Residents of a Christchurch retirement village are outraged their bus stop, which is right outside the complex gates, is facing the chop.
The Orbiter bus currently stops every 15 minutes on Philpotts road outside the Diana Isaac Retirement village, but changes to the nearby QE2 Drive meant it would soon no longer be able to turn onto the road.
That had prompted the village's elderly residents to mobilise, today marching on the Canterbury Regional Council buildings armed with a 600-signature petition, saying that the bus was a lifeline and cannot be lost.
89-year-old Lenore Lawn and 91-year-old Graham Lawn have lived in Diana Isaac Retirement Village for almost five years.
Driving was no longer an option for them, and the bus stop outside the village, only a short walk away from their unit, was the only way they could get into town.
Mrs Lawn said she could not believe it when she heard it might be axed.
"Unbelievable, such a crazy thing to do," she said. "The majority of us use the bus, it gets us to the shopping mall, town, everywhere."
The bus stop's demise was almost eight years in the making, with plans made in 2011 to change parts of QE2 Drive as part of the NZTA's $240 million Northern Corridor roading upgrade.
A central median would make it impossible to make a right turn in and out of Philpotts Road - where the retirement village was located.
That central median was expected to be in place by the end of 2018.
Graham Lawn said the bus was a lifeline for residents who could not drive anymore.
"It gets us out of the village, without the bus we would be pretty much house-bound because we would have to rely on taxis that are expensive," he said.
"The bus is just so convenient and enjoyable."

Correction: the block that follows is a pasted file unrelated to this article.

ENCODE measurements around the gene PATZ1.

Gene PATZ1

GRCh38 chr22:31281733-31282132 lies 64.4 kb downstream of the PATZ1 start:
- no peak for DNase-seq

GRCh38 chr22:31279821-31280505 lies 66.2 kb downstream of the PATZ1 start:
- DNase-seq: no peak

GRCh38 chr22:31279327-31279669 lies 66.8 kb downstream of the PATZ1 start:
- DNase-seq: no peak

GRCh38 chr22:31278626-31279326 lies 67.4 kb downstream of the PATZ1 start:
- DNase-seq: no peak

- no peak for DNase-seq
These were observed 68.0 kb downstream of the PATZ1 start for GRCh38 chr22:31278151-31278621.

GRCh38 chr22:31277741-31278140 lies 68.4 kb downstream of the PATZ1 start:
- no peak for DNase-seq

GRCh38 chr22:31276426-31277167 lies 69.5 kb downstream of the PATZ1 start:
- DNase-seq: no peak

Graham Tate, another village resident, said there were other options the regional council should consider.
"It takes three minutes to go from where the Orbiter turns off now, down to the roundabout ... and back up to Philpotts Road," he said.
"[The council] says three minutes is too long to add on to a bus service - I say that is nonsense."
Canterbury Regional Council chair Steve Lowndes said the Orbiter route could be extended, but it would be costly.
"To put this decision in context, one of the possible options was to add an extra 3km to the Orbiter circuit to take the bus to the next roundabout and back... It would delay passengers and add, on current calculations, around $350,000 per year to the cost of running the route," he said.
Nevertheless, Mr Lowndes said the council would look into how the village can be serviced by the public transport network.
"While this road change isn't in our hands, ensuring a sustainable public transport network for the community is, and we want to be able to provide the best service we can within the constraints that we have," he said.
The council and Ryman Healthcare staff, who operate the retirement village, will be meeting soon to discuss the issue.
A Ryman Healthcare spokesperson said its chief executive, Gordon MacLeod, had also written to the region council to protest the route changes.
"The size of the turnout at today's protest shows the strength of their concern, and we were pleased [the council] has promised to look at alternatives," they said.